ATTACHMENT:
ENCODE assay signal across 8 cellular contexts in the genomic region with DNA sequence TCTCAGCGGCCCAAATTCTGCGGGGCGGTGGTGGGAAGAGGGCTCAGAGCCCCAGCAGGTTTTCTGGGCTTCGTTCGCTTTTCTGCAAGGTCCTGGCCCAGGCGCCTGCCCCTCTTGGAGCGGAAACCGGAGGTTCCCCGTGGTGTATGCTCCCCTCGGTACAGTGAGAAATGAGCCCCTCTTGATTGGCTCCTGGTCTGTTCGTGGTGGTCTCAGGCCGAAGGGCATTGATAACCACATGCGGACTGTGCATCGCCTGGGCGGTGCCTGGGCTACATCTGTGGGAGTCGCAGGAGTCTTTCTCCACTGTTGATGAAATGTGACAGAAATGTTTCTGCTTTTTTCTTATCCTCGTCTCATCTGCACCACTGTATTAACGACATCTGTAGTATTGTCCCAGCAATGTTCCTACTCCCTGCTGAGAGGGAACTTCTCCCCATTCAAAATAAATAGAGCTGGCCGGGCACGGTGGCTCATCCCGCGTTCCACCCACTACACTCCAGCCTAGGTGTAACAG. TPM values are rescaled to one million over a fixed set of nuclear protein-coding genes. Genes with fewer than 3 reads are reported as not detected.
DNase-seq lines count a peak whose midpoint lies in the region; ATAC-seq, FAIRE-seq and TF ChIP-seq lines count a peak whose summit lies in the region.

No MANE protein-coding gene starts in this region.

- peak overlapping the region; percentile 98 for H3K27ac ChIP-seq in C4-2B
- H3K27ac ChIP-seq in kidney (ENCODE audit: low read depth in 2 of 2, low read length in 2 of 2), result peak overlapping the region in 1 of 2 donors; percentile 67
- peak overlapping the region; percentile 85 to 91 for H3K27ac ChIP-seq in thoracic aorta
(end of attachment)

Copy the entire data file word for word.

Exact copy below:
ENCODE assay signal across 8 cellular contexts in the genomic region with DNA sequence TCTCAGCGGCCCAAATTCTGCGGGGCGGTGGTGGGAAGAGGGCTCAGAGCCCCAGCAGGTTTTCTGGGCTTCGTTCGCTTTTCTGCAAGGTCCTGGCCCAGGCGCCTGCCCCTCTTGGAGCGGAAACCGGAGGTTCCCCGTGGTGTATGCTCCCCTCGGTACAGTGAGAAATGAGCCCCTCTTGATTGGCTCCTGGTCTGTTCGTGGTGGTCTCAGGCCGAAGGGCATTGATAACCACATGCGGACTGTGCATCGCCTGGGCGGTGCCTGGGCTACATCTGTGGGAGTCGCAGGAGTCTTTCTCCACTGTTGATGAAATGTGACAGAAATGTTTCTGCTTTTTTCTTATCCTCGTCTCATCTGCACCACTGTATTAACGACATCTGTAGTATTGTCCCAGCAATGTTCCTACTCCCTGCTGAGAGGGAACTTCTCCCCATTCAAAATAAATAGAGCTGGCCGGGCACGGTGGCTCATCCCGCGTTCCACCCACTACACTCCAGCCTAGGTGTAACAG. TPM values are rescaled to one million over a fixed set of nuclear protein-coding genes. Genes with fewer than 3 reads are reported as not detected.
DNase-seq lines count a peak whose midpoint lies in the region; ATAC-seq, FAIRE-seq and TF ChIP-seq lines count a peak whose summit lies in the region.

No MANE protein-coding gene starts in this region.

- peak overlapping the region; percentile 98 for H3K27ac ChIP-seq in C4-2B
- H3K27ac ChIP-seq in kidney (ENCODE audit: low read depth in 2 of 2, low read length in 2 of 2), result peak overlapping the region in 1 of 2 donors; percentile 67
- peak overlapping the region; percentile 85 to 91 for H3K27ac ChIP-seq in thoracic aorta